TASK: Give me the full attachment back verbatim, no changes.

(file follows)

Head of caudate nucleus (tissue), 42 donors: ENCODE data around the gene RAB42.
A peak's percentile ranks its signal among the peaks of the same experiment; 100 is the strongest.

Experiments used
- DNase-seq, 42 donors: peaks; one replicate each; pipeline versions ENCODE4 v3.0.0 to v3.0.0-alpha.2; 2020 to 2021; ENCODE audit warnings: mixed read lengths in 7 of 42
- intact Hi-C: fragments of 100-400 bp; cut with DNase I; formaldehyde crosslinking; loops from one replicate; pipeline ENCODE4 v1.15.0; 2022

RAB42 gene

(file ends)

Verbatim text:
Head of caudate nucleus (tissue), 42 donors: ENCODE data around the gene RAB42.
A peak's percentile ranks its signal among the peaks of the same experiment; 100 is the strongest.

Experiments used
- DNase-seq, 42 donors: peaks; one replicate each; pipeline versions ENCODE4 v3.0.0 to v3.0.0-alpha.2; 2020 to 2021; ENCODE audit warnings: mixed read lengths in 7 of 42
- intact Hi-C: fragments of 100-400 bp; cut with DNase I; formaldehyde crosslinking; loops from one replicate; pipeline ENCODE4 v1.15.0; 2022

RAB42 gene